ROGER HIRST: So, in terms of the timeframe- is the timeframe based on the distance we've traveled up already? Or is based on that chart you're talking about before, the quadrant chart?
TREVOR NEIL: Yes. In the terms of the timeframe, this type of analysis is definitely intermediate term. So, we're not talking about things like this happening in days at all. Also not talking about it happening in years. It would measure in weeks and months. I would look for the move itself to be the length of the AB, the CD leg. And the CD leg is very often either the same time- length of time as the AB leg or excuse my using Fibonacci 1.618 time set that, so longer in other words. So, this last leg is often longer. So, how many months would this be? Well, this would be a view for about six months.
ROGER HIRST: And there's always- anything long equities. There's always a lot of skeptics about the equity market where we are. So, let's say somebody wants to be like the idea and there's a relative performance trade, so they want to belong the stock, how would they pick a short? Will they pick it from one of the quadrants you talked about? And how would they go with that?
TREVOR NEIL: Yeah. I would use the relative rotation graphs again, because what- the risk you're talking about there is a relative risk. Something against something. And just answering the question more generally, rather than answering for this individual stock, the strong things are the things that are in the top right-hand quadrant and moving northeast.
The weakest things and these would be the things- the best thing to use as hedges are things which are in the bottom left-hand quadrant, the weak quadrant. And these are things which are underperforming on a relative basis and have got no upside momentum at all in them. And so, even ideally, if you find things which were going Southwest. So, anything that's in that quadrant is your best hedge rather than just using an index and why not be long with the strongest and short with the weakest?
ROGER HIRST: Okay, so the all-important with the trade idea is what's your entry point? What's your price target? And do you have a stop level? Where would that be?
TREVOR NEIL: Yes. What we can see is that currently, it's just broken to the previous high. It broke through then pulled back and this is a very typical behavior when new highs are made. And this is a healthy condition for the market. So, now, the stops have gone and have been absorbed, retest and now, it should now continue forward from here. So, I would like to buy here on this break to new highs, which I think is a good-looking break out.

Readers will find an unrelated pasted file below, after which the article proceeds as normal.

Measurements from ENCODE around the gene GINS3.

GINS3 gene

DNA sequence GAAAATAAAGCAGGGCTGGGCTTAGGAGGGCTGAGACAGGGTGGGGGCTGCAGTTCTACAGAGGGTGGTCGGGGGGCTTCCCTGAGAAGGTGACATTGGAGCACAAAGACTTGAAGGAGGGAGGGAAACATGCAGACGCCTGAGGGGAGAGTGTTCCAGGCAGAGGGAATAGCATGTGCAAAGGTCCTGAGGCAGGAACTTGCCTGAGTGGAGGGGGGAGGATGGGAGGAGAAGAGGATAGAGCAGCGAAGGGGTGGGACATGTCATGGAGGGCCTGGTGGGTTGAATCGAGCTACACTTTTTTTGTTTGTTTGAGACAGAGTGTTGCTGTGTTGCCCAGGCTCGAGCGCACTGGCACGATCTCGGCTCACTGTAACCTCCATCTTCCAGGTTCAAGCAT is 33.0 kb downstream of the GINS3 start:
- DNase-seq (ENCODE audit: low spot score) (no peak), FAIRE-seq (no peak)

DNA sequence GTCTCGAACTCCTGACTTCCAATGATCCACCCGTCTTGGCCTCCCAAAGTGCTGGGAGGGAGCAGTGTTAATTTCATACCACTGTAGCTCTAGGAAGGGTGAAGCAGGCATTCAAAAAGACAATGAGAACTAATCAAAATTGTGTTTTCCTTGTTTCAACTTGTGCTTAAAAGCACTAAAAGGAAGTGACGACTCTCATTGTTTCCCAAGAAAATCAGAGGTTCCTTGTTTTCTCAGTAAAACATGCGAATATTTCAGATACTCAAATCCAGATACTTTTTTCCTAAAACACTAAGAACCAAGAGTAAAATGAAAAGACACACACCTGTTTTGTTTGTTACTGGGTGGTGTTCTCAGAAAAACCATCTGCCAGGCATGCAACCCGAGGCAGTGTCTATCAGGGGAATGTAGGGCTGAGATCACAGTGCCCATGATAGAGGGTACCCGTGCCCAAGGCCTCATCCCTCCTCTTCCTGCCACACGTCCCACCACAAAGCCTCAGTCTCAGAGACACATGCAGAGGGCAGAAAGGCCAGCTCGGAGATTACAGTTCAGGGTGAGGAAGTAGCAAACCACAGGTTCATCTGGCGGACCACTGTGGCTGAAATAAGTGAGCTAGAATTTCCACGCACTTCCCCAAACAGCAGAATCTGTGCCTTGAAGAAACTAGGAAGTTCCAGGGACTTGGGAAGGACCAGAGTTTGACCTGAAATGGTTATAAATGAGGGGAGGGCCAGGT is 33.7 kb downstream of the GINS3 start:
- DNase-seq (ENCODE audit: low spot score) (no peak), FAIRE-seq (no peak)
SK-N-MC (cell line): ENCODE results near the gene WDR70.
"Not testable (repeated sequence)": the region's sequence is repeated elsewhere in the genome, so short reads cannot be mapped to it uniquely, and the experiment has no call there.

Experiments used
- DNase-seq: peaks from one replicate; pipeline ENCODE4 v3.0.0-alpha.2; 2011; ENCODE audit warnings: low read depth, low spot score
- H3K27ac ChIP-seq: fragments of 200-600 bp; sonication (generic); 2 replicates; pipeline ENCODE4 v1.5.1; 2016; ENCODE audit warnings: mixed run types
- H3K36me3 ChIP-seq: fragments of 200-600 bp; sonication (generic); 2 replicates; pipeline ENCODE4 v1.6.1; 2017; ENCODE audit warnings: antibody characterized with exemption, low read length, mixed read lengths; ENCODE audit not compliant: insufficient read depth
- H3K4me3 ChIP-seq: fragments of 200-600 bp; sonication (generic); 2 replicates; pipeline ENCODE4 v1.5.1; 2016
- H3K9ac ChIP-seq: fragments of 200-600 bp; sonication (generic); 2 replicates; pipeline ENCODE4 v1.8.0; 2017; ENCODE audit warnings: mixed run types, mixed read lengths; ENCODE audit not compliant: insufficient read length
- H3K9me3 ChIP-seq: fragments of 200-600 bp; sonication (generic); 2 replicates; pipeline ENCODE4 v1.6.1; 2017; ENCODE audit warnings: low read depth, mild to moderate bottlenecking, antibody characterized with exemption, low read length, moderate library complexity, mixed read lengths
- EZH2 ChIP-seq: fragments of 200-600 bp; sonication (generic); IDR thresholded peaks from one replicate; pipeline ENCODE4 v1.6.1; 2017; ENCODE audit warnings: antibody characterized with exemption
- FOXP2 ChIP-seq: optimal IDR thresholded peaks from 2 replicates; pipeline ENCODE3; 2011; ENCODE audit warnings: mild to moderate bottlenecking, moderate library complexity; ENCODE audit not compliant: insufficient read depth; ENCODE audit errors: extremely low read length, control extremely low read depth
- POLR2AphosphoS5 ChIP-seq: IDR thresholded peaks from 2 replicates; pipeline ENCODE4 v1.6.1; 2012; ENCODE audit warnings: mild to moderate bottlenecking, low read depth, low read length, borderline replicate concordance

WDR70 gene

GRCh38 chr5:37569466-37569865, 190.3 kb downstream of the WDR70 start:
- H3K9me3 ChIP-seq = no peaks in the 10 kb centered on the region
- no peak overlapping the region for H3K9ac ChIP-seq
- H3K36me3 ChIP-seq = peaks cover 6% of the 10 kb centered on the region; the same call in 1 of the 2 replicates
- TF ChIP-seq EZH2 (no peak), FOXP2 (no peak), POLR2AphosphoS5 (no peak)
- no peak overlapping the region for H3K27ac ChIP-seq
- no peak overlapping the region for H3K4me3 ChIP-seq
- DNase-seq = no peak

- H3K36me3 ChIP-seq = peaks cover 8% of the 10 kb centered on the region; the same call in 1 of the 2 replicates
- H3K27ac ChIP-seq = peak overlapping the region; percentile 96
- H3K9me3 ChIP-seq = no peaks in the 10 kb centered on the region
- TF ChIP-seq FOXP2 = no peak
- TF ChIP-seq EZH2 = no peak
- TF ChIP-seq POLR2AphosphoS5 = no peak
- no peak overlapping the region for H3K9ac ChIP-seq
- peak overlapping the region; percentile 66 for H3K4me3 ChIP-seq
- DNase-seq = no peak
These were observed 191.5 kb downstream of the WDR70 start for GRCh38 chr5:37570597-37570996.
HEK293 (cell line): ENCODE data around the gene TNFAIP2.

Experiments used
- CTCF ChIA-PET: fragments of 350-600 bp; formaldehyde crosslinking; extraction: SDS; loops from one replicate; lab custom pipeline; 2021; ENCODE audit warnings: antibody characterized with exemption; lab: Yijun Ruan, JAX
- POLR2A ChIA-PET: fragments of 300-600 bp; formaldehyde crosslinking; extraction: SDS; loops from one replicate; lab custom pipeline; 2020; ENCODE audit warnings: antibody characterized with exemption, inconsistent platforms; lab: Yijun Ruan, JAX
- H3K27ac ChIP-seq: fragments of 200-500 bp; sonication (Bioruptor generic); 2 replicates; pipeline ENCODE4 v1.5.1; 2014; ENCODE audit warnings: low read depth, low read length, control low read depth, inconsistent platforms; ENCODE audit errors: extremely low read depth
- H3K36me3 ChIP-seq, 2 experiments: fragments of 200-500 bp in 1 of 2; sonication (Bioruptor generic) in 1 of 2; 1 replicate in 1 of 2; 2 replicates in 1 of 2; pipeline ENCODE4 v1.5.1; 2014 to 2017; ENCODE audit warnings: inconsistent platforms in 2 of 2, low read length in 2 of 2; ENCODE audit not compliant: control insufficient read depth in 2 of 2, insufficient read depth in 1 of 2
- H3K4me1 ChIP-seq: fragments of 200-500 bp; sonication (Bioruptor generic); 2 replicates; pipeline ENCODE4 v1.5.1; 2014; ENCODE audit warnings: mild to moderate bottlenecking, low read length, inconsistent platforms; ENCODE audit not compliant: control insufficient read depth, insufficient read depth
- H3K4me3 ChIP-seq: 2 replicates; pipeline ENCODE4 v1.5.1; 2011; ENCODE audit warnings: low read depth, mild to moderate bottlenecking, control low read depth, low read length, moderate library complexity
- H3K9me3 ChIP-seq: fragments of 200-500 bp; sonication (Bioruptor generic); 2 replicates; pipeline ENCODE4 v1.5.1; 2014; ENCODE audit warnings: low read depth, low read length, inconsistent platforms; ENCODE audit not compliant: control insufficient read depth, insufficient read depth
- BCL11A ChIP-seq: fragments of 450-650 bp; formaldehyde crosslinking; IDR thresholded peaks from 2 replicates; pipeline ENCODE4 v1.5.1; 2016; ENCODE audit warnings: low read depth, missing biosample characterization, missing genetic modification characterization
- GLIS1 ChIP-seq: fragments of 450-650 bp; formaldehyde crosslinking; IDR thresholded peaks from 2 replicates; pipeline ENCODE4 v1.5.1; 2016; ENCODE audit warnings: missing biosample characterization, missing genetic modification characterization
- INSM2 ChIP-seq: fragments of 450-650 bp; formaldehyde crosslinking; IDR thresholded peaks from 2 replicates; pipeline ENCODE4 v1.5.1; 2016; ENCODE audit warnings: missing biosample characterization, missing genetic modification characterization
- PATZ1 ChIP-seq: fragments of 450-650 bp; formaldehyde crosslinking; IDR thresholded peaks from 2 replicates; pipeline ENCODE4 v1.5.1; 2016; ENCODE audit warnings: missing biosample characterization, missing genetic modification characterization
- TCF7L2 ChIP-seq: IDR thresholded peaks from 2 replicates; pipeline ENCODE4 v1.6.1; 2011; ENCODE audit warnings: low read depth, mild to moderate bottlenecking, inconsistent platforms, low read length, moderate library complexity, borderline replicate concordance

But the stop loss question depends on you and your attitude to risk. But there's an obvious technical point which is below the long bar here. So, cast it around $130. So, you see that long bar. And then if we look at in the context of this move, we started to move I think it's likely to extend. It could be as long as the move up the way you've had, and this would take us beyond $200, perhaps $220 as an objective for this move. If we're just saying that we're going to make an equal move compared to the first move.
So, if we think of it like AB, and then we've pulled back, now, we've gone up, now, we're approaching and breaking B and so the CD leg should be as long as the AB and this will take us actually to $220.
ROGER HIRST: Sounds very good. Sounds fair enough. So, in summary, basically, we're looking at is Nemetschek stock. You're looking at- this is basically a relative trade, more relative trade based. It's a trade where this is a relative underperformer where the strength we've already been seen in Shanghai Composite. It's now coming through in the DAX and within the DAX, Nemetschek looks like a great stock. Your entry point is the $150 level, which has been the breakout level with a target over maybe six months plus but certainly not longer, longer-term of $200 to $220, with a stop around about $130. And if you wanted to put it as a long, short trade, you pick something from the bottom left quadrant.
TREVOR NEIL: Quadrant, yes.
ROGER HIRST: Excellent.
TREVOR NEIL: Thank you very much.
ROGER HIRST: Thank you very, very much indeed. Trevor's idea is to buy Nemetschek, which is a tech stock in Germany. Entry point is around about the $150 level, the targets over six months is $200 to $220. And the stop loss level would be around about the $130 level. That was Trevor Neil talking about his Nemetschek idea. And remember, these are trade ideas and not investment advice, do your own research, work out your own risk limits, and obviously trade and invest accordingly. Thank you very much.